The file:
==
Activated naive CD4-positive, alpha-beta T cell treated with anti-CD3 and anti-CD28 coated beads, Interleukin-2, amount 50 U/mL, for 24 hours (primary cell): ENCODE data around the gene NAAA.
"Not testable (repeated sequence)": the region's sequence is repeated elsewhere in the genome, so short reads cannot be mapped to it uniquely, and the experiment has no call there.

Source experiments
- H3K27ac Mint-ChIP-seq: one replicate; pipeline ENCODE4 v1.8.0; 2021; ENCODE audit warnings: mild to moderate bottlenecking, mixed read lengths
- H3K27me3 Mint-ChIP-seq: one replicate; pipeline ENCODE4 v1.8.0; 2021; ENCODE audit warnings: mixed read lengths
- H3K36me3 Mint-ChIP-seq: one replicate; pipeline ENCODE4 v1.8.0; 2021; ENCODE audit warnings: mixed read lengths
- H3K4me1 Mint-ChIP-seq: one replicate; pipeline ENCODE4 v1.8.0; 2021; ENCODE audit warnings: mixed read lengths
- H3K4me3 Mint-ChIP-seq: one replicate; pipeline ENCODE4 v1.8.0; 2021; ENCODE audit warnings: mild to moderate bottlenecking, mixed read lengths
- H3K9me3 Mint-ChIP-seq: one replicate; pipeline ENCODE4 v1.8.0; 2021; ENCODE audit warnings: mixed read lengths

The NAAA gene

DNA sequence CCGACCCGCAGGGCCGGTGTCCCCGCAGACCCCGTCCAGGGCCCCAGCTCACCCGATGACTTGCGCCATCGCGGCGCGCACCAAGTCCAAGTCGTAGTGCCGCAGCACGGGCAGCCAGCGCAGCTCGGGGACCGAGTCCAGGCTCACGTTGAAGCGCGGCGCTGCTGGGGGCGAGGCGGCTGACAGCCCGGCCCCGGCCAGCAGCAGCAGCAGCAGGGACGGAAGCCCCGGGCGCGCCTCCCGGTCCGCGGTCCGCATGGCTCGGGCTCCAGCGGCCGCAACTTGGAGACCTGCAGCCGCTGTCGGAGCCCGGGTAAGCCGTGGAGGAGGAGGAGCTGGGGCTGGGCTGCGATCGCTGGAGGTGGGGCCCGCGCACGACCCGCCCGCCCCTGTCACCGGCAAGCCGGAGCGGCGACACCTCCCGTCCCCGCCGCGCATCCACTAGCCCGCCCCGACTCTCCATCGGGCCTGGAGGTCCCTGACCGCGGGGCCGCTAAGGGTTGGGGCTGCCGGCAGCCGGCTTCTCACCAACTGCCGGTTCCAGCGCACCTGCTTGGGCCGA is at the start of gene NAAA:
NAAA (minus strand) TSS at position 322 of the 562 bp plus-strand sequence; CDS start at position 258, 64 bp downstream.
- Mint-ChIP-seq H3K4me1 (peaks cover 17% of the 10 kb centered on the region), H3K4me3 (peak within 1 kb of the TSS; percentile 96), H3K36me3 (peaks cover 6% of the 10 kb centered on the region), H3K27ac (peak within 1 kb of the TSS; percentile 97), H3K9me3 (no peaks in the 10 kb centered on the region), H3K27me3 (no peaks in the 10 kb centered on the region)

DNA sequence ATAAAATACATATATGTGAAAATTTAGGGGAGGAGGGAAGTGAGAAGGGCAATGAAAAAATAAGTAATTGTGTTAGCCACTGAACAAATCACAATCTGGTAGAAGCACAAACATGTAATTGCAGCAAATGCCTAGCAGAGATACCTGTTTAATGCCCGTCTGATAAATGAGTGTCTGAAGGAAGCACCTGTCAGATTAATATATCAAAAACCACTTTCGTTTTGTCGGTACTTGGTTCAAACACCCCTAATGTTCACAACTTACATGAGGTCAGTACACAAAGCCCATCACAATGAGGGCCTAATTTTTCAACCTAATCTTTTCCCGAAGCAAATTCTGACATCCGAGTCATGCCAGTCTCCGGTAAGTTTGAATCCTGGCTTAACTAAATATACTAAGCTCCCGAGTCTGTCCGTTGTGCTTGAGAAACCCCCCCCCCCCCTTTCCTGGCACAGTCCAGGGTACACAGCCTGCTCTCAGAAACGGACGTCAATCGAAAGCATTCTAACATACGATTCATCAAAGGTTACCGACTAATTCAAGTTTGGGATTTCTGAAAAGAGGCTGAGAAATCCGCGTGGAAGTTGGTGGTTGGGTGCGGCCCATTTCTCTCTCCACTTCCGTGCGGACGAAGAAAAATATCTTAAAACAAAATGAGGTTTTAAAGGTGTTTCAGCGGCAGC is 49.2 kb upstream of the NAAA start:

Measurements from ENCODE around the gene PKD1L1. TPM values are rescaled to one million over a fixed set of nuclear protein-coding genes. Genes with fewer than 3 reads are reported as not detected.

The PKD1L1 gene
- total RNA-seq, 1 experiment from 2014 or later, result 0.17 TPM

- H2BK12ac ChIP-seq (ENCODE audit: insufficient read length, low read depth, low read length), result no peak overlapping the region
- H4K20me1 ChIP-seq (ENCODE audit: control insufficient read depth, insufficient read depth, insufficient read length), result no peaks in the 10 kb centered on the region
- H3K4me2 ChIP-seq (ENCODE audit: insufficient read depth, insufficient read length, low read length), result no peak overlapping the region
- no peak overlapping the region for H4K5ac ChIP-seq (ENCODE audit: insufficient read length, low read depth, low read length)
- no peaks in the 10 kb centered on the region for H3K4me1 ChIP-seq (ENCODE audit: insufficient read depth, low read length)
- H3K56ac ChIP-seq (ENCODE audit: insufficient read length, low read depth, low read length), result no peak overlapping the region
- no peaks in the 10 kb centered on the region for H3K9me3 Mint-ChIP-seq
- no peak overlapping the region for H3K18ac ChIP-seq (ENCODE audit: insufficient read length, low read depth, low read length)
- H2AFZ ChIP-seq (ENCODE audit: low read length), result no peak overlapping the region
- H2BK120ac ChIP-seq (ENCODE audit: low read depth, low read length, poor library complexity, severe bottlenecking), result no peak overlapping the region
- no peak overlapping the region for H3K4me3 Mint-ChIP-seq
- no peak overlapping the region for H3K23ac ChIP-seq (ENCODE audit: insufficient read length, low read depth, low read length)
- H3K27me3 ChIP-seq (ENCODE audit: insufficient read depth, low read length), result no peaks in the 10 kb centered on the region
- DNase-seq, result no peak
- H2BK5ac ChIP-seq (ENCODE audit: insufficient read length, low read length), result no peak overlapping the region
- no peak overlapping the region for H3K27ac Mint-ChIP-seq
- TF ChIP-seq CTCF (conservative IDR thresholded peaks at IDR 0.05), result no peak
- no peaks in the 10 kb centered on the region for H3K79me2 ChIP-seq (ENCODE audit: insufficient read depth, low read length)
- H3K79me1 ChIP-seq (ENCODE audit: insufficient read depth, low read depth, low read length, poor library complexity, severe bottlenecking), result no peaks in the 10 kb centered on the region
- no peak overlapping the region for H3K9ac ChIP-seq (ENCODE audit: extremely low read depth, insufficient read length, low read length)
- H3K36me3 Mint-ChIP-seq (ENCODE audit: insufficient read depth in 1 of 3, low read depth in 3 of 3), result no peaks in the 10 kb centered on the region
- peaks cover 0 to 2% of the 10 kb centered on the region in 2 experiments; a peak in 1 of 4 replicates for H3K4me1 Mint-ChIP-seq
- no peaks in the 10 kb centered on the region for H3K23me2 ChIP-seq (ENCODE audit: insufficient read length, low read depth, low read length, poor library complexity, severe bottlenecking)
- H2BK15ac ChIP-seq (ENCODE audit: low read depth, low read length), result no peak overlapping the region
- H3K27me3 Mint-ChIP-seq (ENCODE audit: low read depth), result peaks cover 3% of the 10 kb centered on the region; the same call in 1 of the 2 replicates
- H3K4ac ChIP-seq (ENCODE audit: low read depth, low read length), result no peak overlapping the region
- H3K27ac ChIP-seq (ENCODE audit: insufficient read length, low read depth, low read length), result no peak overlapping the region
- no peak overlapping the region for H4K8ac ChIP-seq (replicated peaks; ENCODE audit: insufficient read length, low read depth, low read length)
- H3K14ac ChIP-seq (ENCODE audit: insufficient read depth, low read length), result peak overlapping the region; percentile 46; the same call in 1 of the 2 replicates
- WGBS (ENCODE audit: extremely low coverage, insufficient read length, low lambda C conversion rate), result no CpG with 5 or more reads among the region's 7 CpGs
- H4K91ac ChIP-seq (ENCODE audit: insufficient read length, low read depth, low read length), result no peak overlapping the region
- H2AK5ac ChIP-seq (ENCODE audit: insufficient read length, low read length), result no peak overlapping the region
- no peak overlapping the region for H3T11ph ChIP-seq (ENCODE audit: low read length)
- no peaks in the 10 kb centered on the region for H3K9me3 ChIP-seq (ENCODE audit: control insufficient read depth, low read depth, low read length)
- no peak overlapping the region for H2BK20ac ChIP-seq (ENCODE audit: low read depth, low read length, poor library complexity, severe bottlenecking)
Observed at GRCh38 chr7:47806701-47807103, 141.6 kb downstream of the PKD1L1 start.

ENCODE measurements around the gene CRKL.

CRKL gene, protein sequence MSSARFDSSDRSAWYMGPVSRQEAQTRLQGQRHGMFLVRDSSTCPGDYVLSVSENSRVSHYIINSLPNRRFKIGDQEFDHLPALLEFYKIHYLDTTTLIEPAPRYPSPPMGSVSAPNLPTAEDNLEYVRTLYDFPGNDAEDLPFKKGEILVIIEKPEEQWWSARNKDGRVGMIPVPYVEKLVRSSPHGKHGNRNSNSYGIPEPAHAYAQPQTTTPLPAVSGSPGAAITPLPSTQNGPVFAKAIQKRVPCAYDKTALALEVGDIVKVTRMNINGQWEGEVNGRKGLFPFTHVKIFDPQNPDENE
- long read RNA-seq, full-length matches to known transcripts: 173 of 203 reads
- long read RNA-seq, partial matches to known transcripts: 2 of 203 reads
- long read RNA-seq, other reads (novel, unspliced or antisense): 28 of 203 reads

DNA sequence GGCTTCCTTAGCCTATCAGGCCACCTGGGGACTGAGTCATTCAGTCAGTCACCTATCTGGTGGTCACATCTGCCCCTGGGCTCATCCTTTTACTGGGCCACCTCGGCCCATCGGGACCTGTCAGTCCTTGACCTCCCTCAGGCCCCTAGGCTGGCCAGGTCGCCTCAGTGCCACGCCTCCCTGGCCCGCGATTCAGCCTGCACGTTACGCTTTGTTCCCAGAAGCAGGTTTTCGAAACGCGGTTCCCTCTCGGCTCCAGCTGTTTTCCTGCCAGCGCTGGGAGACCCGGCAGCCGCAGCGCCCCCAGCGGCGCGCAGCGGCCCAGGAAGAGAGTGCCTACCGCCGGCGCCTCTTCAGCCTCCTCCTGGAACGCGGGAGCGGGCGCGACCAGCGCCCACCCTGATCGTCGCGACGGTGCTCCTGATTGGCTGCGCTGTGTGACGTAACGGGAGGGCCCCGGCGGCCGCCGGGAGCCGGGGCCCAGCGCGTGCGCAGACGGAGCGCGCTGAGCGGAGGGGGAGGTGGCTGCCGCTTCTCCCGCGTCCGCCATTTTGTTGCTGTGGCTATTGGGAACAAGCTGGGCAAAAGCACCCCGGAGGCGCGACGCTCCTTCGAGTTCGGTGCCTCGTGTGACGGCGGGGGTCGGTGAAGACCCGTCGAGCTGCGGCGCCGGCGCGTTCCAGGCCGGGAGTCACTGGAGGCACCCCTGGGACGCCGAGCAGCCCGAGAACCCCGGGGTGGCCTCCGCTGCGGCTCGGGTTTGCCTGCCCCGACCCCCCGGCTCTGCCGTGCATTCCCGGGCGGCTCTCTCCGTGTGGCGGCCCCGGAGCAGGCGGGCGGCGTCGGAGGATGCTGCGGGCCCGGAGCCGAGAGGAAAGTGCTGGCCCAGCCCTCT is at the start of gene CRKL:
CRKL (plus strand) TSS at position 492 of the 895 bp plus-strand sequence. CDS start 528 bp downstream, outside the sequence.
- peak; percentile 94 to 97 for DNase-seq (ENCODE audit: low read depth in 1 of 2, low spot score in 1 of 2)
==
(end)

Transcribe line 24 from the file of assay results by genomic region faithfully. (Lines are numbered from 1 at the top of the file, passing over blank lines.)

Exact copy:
- no peaks in the 10 kb centered on the region for H3K9me3 Mint-ChIP-seq